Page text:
We need your input on Riverdale’s parks and trails

We need your input on Riverdale’s parks and trails

Riverdale needs to hear from residents about what they feel is needed when it comes to parks, trails and wild spaces owned and cared for by the City. For the past few months, an ad hoc group of residents have been working with Council Member Anthony Heddlesten and representatives from MSA Professional Services to conduct a comprehensive review of the natural assets of the community.

A survey has been developed to collect the thoughts of residents on how the City should use its natural assets and further develop the parks and trails in the City. MSA has prepared an overview of the project that explains the processes used and the long-term vision and goals the process is intended to define.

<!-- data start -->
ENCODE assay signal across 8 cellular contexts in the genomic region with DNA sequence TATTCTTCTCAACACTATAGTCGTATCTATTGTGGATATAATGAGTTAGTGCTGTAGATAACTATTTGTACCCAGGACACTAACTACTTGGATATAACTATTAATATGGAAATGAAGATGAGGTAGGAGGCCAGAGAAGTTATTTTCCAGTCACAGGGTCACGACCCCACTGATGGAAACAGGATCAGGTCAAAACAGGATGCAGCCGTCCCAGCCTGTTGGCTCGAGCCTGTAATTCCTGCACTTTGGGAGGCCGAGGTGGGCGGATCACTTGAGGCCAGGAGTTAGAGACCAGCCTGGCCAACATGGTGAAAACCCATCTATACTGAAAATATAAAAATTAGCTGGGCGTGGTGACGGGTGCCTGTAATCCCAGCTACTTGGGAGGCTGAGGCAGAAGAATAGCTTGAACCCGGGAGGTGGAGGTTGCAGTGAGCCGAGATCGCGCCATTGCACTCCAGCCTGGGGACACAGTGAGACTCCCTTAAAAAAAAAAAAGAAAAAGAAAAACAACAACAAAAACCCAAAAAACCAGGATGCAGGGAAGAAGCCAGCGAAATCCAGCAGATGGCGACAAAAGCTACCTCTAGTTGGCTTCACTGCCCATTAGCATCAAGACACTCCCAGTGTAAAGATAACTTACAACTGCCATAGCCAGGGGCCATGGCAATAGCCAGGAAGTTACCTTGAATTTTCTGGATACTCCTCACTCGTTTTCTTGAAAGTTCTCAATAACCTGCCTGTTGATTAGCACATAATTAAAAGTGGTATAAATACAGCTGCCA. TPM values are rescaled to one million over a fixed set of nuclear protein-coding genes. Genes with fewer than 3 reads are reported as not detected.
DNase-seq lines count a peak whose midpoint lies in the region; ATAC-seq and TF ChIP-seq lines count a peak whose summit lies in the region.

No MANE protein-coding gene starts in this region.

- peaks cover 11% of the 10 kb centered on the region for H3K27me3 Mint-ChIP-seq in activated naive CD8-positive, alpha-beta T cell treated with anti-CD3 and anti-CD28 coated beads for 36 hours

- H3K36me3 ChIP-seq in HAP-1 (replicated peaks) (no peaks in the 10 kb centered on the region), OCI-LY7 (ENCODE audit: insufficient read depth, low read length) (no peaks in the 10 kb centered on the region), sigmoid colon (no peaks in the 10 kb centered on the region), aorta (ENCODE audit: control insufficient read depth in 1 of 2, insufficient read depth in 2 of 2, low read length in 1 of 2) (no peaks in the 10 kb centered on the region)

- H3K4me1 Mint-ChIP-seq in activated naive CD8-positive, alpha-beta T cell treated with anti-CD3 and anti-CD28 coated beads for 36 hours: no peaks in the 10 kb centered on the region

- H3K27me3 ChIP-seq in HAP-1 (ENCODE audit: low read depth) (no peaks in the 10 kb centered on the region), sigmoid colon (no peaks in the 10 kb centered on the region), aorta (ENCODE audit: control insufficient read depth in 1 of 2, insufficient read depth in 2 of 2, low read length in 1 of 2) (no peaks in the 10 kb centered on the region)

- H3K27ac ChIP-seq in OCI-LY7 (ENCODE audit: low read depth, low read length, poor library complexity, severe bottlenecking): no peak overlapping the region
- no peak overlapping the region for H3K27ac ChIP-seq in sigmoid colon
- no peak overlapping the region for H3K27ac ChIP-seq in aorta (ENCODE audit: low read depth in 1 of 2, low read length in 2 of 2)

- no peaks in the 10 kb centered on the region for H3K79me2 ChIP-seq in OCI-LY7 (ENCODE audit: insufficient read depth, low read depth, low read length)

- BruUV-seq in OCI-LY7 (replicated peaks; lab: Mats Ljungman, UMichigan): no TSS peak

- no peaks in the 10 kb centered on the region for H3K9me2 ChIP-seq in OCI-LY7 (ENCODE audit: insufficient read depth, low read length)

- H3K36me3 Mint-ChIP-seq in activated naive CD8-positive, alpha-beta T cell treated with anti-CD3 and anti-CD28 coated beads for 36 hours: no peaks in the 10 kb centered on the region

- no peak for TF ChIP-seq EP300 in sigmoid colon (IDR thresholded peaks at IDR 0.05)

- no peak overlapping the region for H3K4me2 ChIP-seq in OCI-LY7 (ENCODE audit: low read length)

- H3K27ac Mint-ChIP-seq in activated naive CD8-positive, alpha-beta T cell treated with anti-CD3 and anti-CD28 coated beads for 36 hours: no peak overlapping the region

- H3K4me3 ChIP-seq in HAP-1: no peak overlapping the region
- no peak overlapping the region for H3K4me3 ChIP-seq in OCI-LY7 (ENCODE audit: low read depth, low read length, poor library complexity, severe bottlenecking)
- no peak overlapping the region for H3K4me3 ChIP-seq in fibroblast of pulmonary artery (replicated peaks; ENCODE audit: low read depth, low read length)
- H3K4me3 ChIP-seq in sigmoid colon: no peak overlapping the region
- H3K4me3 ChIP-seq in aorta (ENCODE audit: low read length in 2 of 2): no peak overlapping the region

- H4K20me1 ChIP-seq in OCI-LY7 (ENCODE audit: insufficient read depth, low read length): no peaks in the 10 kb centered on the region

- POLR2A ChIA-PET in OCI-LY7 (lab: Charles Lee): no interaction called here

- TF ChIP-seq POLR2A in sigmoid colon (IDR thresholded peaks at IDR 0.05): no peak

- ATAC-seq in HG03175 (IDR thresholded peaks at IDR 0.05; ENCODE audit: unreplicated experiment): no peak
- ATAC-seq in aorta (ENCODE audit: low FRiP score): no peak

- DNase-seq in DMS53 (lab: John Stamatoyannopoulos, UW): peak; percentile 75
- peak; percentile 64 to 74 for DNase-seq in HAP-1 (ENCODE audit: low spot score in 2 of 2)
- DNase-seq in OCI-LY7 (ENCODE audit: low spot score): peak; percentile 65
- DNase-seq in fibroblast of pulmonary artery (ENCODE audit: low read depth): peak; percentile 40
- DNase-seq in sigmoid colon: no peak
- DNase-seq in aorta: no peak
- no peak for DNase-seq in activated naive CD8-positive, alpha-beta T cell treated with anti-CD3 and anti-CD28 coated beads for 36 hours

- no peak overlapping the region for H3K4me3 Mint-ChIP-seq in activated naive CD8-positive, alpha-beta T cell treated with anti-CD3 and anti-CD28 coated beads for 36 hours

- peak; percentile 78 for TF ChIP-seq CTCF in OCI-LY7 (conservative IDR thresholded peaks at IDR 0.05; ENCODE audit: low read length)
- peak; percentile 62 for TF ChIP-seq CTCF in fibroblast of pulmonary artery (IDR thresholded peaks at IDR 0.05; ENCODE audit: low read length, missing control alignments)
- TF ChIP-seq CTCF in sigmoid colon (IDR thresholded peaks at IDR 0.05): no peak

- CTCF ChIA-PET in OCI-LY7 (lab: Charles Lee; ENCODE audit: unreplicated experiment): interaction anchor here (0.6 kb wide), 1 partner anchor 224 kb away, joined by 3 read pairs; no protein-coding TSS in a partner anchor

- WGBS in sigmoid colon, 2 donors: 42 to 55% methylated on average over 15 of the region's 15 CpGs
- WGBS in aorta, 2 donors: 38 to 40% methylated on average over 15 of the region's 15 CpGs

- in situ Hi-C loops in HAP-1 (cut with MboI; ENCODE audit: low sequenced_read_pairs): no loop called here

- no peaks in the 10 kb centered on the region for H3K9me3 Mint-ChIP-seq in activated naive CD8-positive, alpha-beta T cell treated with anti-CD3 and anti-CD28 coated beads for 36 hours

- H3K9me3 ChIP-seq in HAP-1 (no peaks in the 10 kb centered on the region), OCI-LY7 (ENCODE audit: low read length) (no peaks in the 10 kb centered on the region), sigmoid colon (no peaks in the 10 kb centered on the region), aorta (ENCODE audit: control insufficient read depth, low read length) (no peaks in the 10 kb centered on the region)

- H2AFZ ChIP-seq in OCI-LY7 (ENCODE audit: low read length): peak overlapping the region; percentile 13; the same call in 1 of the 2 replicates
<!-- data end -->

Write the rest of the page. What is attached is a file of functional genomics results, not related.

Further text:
The hope is that the City and MSA will be able to conduct a virtual community input session sometime this summer. The public’s participation in the survey is necessary, though, to make sure that input session is worthwhile.

Please click here to take the survey right now.

SCC Master Plan moves ahead in March

SCC Master Plan moves ahead in March

At the March 10 meeting of the Riverdale City Council, Council Member Doug Littrel and resident Steve Townsend, shared their impressions of attending the master plan workshop open house held by Scott Community College.

Conversations focused on how the wooded area behind the current college campus should be developed to be “environmentally friendly” but also provide space for quiet enjoyment and learning. Participants in the workshop included SCC president, Lyn Cochran, Bi-State president Denise Bulat and others from throughout the region.